Aboriginal leaders from Canada to visit Israel

Thirty young aboriginal leaders from Canada will travel to Israel to study culture and society in the Jewish state.

The Youth Leadership Development Mission to Israel will take place April 29 to May 6.

Under the auspices of Canada’s Centre for Israel and Jewish Affairs and the Jewish Federation of Winnipeg, the First Nations leaders will visit Christian and Jewish holy sites, study the Israeli immigrant absorption experience, and skate at Israel’s only full-sized hockey rink, located at the Canada Centre in Metulla.

The group also will meet with the Galilee branch of Kav Hazinuk (“The Starting Line”), an Israeli youth leadership development program funded by the Jewish Federation of Winnipeg.

“The objective of this trip is to help develop leaders among First Nations youth,” said Ron Evans, chief of the Norway House Cree Nation in Manitoba, who will lead the mission. “I visited Israel for the first time last year and I was overwhelmingly inspired. The Jewish people are the historic, indigenous people of Israel. For Canada’s First Nations, Israel’s story demonstrates how an ancient people can maintain their heritage while embracing the modern world, and in so doing achieve self-determination.”

By studying the Israeli experience, “these highly motivated youth will return to their communities empowered with additional knowledge and leadership tools,” said Shelley Faintuch, community relations director for the Jewish Federation of Winnipeg and an associate director of the Centre for Israel and Jewish Affairs.

“The future of Canada’s First Nations depends on building the next generation of ambitious, dynamic and innovative First Nations leaders. Our goal is to support this important project,” Faintuch said.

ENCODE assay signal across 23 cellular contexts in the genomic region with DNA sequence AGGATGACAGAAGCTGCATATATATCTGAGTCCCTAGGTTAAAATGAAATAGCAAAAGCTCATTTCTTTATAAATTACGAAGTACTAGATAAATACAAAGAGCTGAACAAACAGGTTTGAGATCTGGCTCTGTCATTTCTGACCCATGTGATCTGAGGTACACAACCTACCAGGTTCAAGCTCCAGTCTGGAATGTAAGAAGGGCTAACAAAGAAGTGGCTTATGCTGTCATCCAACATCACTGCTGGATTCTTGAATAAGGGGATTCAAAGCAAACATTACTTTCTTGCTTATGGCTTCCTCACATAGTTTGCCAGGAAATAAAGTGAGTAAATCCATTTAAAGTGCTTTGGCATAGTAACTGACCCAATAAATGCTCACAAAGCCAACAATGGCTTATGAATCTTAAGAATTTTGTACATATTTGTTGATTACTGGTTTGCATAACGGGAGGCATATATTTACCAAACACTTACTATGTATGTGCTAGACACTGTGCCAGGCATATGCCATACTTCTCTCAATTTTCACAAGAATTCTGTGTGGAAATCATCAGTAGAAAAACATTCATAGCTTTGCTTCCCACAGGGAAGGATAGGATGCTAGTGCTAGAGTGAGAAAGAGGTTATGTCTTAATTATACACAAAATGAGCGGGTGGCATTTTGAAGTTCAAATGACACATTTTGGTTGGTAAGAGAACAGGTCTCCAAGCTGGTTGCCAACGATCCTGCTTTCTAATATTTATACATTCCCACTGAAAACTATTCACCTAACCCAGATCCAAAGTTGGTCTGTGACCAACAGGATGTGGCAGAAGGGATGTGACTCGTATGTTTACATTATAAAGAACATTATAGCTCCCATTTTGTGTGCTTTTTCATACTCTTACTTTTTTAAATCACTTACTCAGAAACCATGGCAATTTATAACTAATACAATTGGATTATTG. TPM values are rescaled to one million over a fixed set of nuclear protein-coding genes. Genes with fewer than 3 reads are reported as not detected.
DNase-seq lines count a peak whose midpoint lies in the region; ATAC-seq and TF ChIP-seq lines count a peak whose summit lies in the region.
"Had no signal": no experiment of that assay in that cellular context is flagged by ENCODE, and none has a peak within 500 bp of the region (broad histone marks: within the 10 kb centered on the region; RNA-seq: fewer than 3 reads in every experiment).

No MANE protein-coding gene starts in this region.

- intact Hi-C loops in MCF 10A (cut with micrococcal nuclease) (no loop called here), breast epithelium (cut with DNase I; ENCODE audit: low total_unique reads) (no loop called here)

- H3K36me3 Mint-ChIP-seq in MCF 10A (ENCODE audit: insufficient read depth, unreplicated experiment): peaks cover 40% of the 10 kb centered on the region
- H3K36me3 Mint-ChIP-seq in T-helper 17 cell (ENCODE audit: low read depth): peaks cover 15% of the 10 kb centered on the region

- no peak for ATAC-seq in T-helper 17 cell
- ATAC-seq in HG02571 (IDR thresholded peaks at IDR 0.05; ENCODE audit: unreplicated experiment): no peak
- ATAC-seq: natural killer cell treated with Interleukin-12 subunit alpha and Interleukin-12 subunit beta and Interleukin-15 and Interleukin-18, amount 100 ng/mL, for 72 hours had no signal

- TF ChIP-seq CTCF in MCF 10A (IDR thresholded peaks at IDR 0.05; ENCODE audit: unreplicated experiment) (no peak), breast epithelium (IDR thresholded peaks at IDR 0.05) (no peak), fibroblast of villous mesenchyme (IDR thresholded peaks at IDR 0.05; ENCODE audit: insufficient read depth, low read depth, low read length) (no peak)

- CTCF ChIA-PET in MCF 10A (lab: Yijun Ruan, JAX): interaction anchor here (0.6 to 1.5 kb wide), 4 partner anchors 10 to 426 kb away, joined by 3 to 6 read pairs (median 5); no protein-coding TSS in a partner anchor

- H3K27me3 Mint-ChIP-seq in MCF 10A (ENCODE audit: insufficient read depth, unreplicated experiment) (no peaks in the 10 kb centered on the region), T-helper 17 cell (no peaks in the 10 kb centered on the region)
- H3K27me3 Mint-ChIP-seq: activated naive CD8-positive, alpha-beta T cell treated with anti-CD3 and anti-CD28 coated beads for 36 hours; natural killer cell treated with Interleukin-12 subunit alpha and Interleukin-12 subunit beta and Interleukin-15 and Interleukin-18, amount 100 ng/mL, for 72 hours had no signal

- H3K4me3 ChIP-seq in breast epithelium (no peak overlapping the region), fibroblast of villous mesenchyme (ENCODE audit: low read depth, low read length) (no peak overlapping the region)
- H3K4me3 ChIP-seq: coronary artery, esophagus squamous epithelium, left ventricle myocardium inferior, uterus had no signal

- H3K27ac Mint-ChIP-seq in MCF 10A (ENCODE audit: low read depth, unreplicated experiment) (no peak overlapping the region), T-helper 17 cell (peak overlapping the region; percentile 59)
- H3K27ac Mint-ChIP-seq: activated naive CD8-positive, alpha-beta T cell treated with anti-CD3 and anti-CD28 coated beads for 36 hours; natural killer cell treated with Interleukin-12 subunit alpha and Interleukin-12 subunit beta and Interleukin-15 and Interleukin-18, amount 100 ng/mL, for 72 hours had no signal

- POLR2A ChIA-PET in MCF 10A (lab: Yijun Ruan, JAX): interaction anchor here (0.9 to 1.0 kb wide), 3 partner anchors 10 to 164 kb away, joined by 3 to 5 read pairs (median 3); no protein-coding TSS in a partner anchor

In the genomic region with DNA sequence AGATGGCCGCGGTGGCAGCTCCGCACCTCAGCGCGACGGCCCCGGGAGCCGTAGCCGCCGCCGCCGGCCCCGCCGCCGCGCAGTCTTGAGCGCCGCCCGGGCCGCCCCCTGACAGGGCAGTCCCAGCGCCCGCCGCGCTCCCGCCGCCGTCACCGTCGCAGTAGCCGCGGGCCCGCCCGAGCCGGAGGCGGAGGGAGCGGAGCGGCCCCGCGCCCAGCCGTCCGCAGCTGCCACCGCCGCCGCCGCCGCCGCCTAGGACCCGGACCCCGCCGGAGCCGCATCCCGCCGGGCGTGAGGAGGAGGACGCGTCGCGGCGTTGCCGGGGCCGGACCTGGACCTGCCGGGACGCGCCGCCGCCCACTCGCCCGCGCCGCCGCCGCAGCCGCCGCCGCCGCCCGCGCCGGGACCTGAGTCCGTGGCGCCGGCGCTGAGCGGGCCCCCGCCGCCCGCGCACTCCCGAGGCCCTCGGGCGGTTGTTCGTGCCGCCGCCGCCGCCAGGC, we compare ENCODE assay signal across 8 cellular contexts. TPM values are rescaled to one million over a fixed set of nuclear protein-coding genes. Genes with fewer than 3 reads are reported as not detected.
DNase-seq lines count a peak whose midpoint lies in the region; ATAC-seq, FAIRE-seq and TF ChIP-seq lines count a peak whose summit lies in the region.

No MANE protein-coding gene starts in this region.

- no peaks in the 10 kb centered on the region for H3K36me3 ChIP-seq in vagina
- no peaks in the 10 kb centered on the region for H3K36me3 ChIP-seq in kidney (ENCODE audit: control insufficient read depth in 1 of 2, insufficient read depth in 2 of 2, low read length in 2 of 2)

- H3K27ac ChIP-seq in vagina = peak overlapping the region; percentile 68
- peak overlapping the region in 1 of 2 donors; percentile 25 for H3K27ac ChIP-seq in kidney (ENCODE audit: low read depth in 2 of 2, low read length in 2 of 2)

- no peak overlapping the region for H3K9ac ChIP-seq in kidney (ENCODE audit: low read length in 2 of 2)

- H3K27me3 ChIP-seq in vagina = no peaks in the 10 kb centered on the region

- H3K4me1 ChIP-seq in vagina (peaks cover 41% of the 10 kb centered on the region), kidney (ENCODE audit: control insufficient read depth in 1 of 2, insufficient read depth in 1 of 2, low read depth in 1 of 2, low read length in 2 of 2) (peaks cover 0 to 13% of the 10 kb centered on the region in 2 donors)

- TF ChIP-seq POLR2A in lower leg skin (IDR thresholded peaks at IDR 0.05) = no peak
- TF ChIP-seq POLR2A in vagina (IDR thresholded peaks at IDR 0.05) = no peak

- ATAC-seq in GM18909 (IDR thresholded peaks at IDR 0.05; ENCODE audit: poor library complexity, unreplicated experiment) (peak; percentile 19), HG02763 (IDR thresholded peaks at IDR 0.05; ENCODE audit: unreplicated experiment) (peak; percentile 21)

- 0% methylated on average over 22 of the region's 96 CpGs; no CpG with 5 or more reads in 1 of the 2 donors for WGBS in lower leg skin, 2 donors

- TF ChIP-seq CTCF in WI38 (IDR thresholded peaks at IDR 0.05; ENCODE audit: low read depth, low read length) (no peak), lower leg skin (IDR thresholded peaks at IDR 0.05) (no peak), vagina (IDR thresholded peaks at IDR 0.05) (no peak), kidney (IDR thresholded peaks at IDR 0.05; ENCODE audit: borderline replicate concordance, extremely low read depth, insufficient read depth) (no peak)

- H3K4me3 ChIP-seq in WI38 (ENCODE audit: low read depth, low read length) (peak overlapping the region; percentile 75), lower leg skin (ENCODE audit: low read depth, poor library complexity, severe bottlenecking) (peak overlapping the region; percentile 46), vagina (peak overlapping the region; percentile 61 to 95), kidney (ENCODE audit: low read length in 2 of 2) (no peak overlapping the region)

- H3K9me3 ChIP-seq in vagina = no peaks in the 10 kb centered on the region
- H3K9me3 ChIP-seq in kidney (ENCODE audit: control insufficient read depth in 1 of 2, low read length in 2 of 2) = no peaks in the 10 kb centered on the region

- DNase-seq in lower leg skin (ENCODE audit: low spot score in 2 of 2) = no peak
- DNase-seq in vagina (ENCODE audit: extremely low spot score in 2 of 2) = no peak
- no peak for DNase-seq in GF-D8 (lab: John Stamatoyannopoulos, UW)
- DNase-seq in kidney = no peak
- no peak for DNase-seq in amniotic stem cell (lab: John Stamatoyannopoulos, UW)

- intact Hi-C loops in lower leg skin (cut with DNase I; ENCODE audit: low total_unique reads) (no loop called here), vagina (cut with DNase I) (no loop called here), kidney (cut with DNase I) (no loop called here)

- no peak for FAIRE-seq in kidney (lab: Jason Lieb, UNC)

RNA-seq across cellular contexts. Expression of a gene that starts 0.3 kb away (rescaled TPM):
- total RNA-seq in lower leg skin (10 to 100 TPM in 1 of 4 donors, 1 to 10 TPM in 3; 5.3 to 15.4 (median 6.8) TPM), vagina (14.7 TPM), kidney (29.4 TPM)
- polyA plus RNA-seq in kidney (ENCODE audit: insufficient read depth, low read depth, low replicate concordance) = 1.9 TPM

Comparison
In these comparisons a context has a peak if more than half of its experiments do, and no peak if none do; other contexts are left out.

Yad Vashem pays tribute to Aboriginal activist William Cooper

Yad Vashem honored the “extraordinary act” of Aboriginal activist William Cooper, who led a rare individual protest against the Nazis in Australia.

At a ceremony Sunday night in Jerusalem, a chair for the study of resistance, endowed by the Australia Israel Cultural Exchange, was established in tribute to Cooper, who died in 1941 at the age of 81. It marked the first time that Israel’s national memorial to the Holocaust honored an indigenous Australian.

Cooper, the head of the Australian Aborigines League and an elder of the Yorta Yorta tribe, himself had no rights in his homeland in December 1938 when he marched to the German Consulate to deliver a petition protesting the “cruel persecution” of the Jews.

Although he was denied entry to the consulate, his march is believed to be the only private protest against the Kristallnacht pogroms.

Israeli Education Minister Gideon Sa’ar at Sunday’s ceremony said Cooper’s “extraordinary act … reminds us that human compassion can transcend borders, oceans and cultures.”

Unveiling the plaque in honor of Cooper, Foreign Minister Kevin Rudd lamented Australia’s inaction at the Evian Conference on Jewish refugees fleeing Nazi persecution.

“Australia, like so many countries, closed our hearts,” he said. “What we did then as a nation was wrong, just plain wrong.”

Fifteen members of Cooper’s family traveled to Jerusalem for the ceremony.

Cooper’s grandson, Alfred Turner, said that “We’ve always known about his story [and] we’ve always wanted other people to know about it.”

7 Days In Arts


They’re breakin’ out the fine china for two big Jewish entertainers today. As if seven Emmy’s and five Golden Globes weren’t enough, Ed Asner racks up another award “for his tireless contributions” to FirstStage Theatre, an organization dedicated to helping writers refine and develop their work for theater and film. You can attend their 20th anniversary gala honoring Asner for the bargain price of $75, proceeds from which will benefit FirstStage. Those with more to spend may consider dropping a cool $300 (or as much as $1,000) for the chance to see another legend. Burt Bacharach gets the “Mr. Wonderful” award and sings for his dinner at the 48th annual Thalians Ball tonight, too. Proceeds from this one benefit the Thalians Mental Health Center at Cedars-Sinai.